Leslie H. Gelb seems worried. In a new op-ed in The Daily Beast, the president emeritus of the Council on Foreign Relations warns that the Obama administration is wandering into unknown, perhaps dangerous, territory by showing an inkling of support to the protesters in Egypt.
Gelb warns that when the U.S. has previously pushed for democracy in the region, it has resulted in Hamas taking over Gaza and paved the way for Hezbollah to grab power in Lebanon. He is perhaps right on this, but it seems to me Gelb is overstating U.S. influence in the region. He ignores any other factors that contributed to these militant groups gaining power, such as internal strife, third-party influence (such as Syria), and the perception of a U.S.-Israeli alliance standing against the Arab world.
Further more, Gelb is worried that the loss of friendly Egyptian government might be detrimental to the state of Israel:
“The stakes are sky high. Egypt is the linchpin to peace in the Middle East. So long as Egypt refrains from warring against Israel, other Arab states cannot take military action by themselves. So long as Cairo remains pro-Western, it serves as an anchor for other such friendly governments.”
Egypt is no doubt a very important player in the region, but to assume that the country is the failsafe against all-out war between Arab states and Israel is a bit simplistic. The lack of a belligerent Egypt is doubtfully the only thing keeping other Arab states from going to war (Gelb fails to mention who he means by “other Arab states”). Israel has multiple convincing deterrents against direct war, such as U.S. security guarantees, the most advanced armed forces in the region, and perhaps most significantly, a nuclear arsenal. That is not even considering domestic factors in the Arab countries that might constrain governments from taking aggressive action.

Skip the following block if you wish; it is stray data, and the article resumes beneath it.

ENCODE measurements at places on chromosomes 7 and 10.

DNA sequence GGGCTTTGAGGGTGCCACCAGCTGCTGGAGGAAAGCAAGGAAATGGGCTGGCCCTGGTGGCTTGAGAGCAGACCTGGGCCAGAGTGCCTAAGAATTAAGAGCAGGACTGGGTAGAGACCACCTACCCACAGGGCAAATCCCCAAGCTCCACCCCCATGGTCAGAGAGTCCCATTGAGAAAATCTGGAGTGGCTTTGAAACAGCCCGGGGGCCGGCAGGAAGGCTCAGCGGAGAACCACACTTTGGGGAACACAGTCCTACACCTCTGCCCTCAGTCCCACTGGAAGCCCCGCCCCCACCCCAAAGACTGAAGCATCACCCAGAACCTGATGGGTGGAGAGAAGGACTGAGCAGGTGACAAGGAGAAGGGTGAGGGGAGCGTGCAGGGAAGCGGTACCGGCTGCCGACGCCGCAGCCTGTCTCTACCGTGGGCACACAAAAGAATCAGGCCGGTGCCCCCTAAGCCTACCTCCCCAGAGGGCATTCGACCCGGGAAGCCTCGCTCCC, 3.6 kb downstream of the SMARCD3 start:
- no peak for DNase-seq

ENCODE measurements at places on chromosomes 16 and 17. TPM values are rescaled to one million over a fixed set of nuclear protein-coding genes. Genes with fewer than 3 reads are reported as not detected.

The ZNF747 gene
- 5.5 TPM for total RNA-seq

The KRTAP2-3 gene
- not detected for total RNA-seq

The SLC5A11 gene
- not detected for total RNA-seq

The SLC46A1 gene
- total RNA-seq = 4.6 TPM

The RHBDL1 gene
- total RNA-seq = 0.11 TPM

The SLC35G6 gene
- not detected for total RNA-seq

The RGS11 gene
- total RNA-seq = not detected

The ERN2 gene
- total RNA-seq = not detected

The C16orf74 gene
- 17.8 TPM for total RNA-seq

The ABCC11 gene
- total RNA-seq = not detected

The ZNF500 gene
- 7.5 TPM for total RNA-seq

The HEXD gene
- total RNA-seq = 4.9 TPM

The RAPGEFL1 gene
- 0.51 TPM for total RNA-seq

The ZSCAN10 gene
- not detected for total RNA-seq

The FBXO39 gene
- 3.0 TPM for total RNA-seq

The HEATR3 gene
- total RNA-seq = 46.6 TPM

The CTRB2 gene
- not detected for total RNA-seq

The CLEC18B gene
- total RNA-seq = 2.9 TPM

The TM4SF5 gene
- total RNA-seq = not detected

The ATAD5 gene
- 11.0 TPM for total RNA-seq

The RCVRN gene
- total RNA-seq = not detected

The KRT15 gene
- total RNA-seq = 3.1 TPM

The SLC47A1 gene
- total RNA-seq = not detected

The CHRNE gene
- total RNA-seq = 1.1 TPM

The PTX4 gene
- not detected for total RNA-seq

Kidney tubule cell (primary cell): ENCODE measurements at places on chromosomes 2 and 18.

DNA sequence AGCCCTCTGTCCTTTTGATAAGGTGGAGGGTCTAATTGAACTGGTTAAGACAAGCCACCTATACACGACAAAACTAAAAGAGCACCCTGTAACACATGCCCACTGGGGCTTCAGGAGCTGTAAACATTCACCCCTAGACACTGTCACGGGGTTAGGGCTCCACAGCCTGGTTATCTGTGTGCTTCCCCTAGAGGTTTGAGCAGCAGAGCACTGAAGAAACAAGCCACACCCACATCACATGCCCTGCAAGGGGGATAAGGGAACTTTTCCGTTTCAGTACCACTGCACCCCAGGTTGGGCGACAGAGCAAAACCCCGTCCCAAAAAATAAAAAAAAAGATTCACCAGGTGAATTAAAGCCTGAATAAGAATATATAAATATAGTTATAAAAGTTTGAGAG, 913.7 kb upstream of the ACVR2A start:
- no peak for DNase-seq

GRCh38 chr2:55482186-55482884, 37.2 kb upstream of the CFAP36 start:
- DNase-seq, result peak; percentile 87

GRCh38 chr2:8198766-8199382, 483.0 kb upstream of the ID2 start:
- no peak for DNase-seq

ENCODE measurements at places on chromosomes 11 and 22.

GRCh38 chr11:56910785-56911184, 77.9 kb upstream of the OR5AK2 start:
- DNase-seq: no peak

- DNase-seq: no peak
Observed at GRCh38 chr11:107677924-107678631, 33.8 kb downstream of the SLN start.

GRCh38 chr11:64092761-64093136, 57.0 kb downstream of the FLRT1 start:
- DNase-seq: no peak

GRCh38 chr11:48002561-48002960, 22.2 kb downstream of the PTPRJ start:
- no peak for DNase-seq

Gelb’s peculiar analysis continues:
“Most certainly, most Arab governments friendly to Washington need to make reforms. But to do so at a moment of weakness, to be seen as bending to mobs, however peaceful and moderate they look now, could open up the floodgates—in Egypt, Jordan, Saudi Arabia, and elsewhere.”
The first line seems like nothing more than throw-away language. It is the second line, however, that is hard to comprehend. Does Gelb seriously believe that these autocratic governments would enact democratic reform without public anger? Though he doesn’t say as much, it is not difficult to imagine Gelb somehow picturing in his head U.S. diplomats working hard behind the scenes encouraging or coercing these regimes into destroying their own power base through democratic reform. Setting aside the questionable moral undertone of Gelb’s statement, the assumption that such change would happen without internal pressure has seemingly no root in reality.